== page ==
SQLCONNECT( ) Function
Establishes a connection to a data source. There are two versions of the syntax.
SQLCONNECT([cConnectionName | cDataSourceName [, cUserID [, cPassword ]][, lShared]])
Specifies that a new statement handle be created for the underlying shared connection that is represented by nStatementHandle. The new statement handle uses the settings provided from nStatementHandle instead of using the default settings.
You cannot create a new statement handle for a connection that is not shared. Visual FoxPro generates an error if you attempt to create a new statement handle against a nonshared connection.
You can also use SQLCONNECT( ) to obtain a new statement handle on a shared connection that was opened using SQLSTRINGCONNECT( ).
Specifies a named connection created by the CREATE CONNECTION command.
When using CREATE CONNECTION or the Connection Designer to create a named connection, you can configure the connection by specifying a data source name, user ID, and password. When using the named connection in SQLCONNECT( ) as cConnectionName, you can pass values different from those in the named connection for the optional cUserID and cPassword parameters. These passed values are used instead of the user ID and password in the named connection specified by cConnectionName.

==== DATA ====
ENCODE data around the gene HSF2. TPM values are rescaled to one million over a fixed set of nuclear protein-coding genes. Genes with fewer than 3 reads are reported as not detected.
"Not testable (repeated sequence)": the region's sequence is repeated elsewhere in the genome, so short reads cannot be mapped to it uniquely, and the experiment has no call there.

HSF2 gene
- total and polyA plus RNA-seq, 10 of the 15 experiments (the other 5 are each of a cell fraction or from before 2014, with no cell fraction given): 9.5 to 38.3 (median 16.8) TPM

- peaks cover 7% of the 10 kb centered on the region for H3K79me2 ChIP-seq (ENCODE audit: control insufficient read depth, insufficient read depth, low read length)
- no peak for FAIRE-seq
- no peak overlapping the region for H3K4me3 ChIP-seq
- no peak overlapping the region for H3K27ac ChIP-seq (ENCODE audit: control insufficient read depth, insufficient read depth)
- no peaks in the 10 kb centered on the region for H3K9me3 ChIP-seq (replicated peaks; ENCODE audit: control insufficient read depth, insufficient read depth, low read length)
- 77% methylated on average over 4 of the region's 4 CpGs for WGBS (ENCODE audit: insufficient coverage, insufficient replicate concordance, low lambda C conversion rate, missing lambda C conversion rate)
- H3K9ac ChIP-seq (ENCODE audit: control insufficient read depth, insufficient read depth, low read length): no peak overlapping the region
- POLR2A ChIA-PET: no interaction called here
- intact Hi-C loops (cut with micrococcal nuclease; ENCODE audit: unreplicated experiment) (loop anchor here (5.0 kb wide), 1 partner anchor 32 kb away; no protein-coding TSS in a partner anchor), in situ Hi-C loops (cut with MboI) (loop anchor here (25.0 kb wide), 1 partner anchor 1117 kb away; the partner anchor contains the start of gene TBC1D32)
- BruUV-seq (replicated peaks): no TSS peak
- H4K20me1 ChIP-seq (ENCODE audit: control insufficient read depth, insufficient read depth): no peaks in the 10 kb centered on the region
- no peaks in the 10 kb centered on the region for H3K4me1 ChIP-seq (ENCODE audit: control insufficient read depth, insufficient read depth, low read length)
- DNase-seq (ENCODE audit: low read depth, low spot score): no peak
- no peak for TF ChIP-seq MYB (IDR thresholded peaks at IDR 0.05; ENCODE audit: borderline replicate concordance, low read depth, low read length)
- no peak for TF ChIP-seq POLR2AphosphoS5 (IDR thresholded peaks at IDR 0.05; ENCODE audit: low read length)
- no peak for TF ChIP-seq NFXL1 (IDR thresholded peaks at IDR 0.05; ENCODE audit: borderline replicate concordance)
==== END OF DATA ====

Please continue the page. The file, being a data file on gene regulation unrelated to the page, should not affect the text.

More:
For example, suppose you create a named connection called myNamedConnection using CREATE CONNECTION or the Connection Designer and specify the values myUserID and myPassword for the named connection. For SQLCONNECT( ), you can specify myNamedConnection as cConnectionName and then specify myAltUserID and myAltPassword as an alternate user ID and password as in the following code:
SQLCONNECT("myNamedConnection", "myAltUserID", "myAltPassword")
However, if you create a named connection using a connection string with CREATE CONNECTION or the Connection Designer, use the named connection in SQLCONNECT( ), and attempt to pass optional user ID and password parameters to SQLCONNECT( ), Visual FoxPro generates the appropriate message.
When creating a new shared connection, the cConnectionName parameter refers to a named connection in the current database container (DBC).
When creating a new statement handle based on an existing shared connection, the cConnectionName parameter refers to a previous connection opened in shared mode.
If you use the cConnectionName parameter without the lShared parameter or with lShared parameter as False (.F.), you will always create a new connection that is not shared.
When using cConnectionName, if lShared is True (.T.) and the named connection is already open in shared mode, the user name and password provided should match those previously used. Otherwise, Visual FoxPro generates the appropriate message.
Specifies the name of a data source as defined in your Odbc.ini file.
You can also choose a data source from the Select Connection or Data Source Dialog Box, which appears when you call SQLCONNECT( ) without any additional arguments or with only the lShared parameter.